“No, that is not Moses. That is Ezekiel.” This in Arabic from the tall blond visitor.
“No, Moses.” In English from the guide. “There. That one up there.” He took a book of matches from his suit pocket, and leaning one hand on the wall, with the other he threw the matchbook up at one of the higher figures he had construed as Moses.
The young man was upon him in one long stride. He seized the terrified dragoman by the lapels and drew his dark face up to his own.
“My God, man,” he shouted in English, “do you know what you are doing? These paintings are the national treasure of your country and you put your filthy hands on them.”
The Syrian was mute with fear. He had indeed put his filthy hands on those paintings, just as his father and his grandfather had before him in their witlessly helpful way of showing visitors who was Moses and who Ezekiel.
“These people are like savages. They don’t know. They don’t care,” the young man groaned.
“They don’t know maybe, but I think they do care,” I offered very carefully.
He released the guide, who fled on the instant, perhaps to Aleppo, and sat down wearily under the stern portrait of Moses bearing the burden of the Law.
“Yes, sometimes they care. But so much is gone. Gone. You are an American?”
“Yes.” I offered him my hand.
“I am Heinz Kessler.”
We went out into the courtyard to smoke. He was an archeologist, he said, and a historian, I discovered, and a linguist and everything else you might not expect a man of thirty-one to be. He was on the final year of a four-year Federal German Fellowship, most of it spent in Iran and then in Lebanon.
He sat looking at me intensely with blue eyes framed in rimless glasses.
“I teach at a university in New York. I’m here on a sabbatical.”
“To do what?”
Didn’t he understand a sabbatical, that you didn’t have to do anything? No, that was not it. What he failed to understand, existentially, was the concept of doing nothing.
He never blinked.
“You see these things here,” pointing to the black stone figures and reliefs scattered through the garden, “Do you know where they’re from?”
“No ” I said. “They’re very odd looking. What are they made of?”
“Basalt. Lava. It’s so hard that it’s almost impossible to work. Look.” He rose and went over to one of the statues, a winged goddess about two-thirds life size. “Look what the Romans did with it. They sculpted the damn stuff. And they built houses and temples from it, as smooth and polished as limestone.”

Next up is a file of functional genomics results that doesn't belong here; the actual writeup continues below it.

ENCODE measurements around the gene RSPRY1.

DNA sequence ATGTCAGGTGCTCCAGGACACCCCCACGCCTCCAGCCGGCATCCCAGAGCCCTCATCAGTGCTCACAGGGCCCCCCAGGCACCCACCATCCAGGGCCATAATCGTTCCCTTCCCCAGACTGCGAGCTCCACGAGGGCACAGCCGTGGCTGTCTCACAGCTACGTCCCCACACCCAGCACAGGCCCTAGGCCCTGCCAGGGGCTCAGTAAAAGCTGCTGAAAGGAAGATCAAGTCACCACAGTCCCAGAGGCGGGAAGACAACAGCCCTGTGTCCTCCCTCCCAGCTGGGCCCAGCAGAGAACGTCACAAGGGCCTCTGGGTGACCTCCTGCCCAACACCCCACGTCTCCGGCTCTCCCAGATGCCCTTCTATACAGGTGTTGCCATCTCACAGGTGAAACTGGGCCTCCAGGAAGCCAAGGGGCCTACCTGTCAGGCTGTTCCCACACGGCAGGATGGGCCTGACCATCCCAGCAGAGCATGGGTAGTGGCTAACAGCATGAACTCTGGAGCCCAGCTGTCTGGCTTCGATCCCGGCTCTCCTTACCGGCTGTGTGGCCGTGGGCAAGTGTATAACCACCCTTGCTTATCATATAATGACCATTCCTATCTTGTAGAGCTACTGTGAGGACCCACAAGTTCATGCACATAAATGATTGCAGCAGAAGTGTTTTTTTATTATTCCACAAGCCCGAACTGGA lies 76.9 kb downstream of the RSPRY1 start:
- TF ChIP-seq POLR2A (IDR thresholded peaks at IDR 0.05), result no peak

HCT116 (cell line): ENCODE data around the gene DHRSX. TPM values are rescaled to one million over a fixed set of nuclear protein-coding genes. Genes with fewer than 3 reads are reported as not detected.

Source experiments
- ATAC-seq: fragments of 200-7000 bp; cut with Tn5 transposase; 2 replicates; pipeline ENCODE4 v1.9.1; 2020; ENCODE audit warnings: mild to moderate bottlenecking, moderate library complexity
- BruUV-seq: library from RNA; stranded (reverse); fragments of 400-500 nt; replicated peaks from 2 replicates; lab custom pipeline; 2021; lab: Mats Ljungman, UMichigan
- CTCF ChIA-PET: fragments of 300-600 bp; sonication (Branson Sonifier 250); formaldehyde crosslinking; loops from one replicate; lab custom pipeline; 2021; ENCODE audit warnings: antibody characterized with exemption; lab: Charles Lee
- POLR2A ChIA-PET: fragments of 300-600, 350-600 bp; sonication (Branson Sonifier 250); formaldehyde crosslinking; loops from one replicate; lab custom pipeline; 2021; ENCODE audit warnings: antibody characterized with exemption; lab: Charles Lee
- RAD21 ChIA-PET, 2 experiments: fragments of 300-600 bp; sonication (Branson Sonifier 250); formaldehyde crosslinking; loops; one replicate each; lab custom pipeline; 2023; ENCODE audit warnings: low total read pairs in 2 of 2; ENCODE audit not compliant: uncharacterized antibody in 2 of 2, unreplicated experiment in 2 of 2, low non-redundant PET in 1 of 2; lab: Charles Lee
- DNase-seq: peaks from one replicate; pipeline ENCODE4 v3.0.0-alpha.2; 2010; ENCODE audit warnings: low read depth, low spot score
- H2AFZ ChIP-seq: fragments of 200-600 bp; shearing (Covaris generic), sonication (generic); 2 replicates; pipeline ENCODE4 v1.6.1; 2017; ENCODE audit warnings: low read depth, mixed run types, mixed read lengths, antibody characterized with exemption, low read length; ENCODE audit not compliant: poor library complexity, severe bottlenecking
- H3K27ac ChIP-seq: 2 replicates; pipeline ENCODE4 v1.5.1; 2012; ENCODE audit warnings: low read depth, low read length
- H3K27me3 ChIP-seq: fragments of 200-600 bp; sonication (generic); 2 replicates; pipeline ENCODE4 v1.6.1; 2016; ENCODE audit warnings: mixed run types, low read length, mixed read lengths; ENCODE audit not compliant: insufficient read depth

I ran my finger along the folds of the lady’s drapery. The edge was true and sharp.
“Where are they from?”
“They’re all from the Hawran. Southern Syria. All black lava and golden wheat. It’s the most beautiful landscape in the Middle East.” He lit another cigarette, still staring at the Tyche from the Hawran. He turned abruptly and looked at me. “I tell you something, my friend. You are, you will excuse me, a dumb lucky shit. You have nothing to do and you come to Syria, where nobody comes. Why?”
“Instinct.” How could I possibly tell him the truth?
“Then you have very good instincts. This country is…extraordinary.”
From the sound and tone of it, it was not a word he used very often.
“It’s a perfect museum. Perfect. No Roman province can touch it. Temples, theatres, baths, even private houses. Whole cities. Roman cities. Christian cities. Islamic cities. The mosque in Damascus is the greatest space in Islam. Better than Isfahan. The bazaar in Aleppo is a wonder, a medieval suq. Perfect. Stay here. Don’t travel. Just stay here and study this country.”
“But you’re an archeologist. I’m not.”
“It’s not only archeology.” Something more difficult was coming, I could tell. “I love the people here. It is not easy for a foreigner in any country, true? But it is almost easy here. The Syrians are polite like the English, but friendly like the Americans. Excuse me, some Americans. And they are straight. None of the Iranian Scheisse, and they are not Levantines like the Lebanese and the Israelis. They say yes, they mean yes; they say no, they mean no.”
“Syria sounds like it was wasted on the French when they had it.”
Kessler threw back his head and roared. “God yes. Do you know the League of Nations wanted to give it to the United States after the First World War?”
“Didn’t anyone suggest giving it to the Germans?”
“No, my professor friend; we got something else to keep us occupied. The Versailles Treaty.”
He sat smiling over this new idea, Syria as a German instead of a French colony in the Twenties and Thirties.
“Do you want to go to the Hawran?”
I couldn’t tell if he had been thinking about it or if it just burst forth.
“Of course. I will, I’m sure.”
“No. I mean now.”
“Now. Right away.”
“I drive you, man. How do you think?”
He rose. “Where are you staying?”
“At the Meridien.”
“Ach. OK, you can pay for the petrol. I pick you up there in one hour.”
“How long will we stay?”
“Two days, three days. Why knows if you are good company.”
“You’d better be, Heinz. I have no car to leave in.”
Kessler was there in an hour, as he said, in a light blue Volkswagen. I put my bag on the back seat next to his, climbed in beside him and we began our slow struggle southward out of the exploding suburbs of Damascus.
The Syrians were building apartment houses around their capital at a brisk clip, but they had neither the time nor the inclination to provide them with conveniences like sidewalks, lobbies or light bulbs in the corridors. Everything was raw and unfinished, and it would never be otherwise, I learned. The Syrians cared not. They lived in the lavishly furnished interiors, not in the halls without fixtures or the lobbies without plaster. Home began, as it always had among Muslims, behind the private door.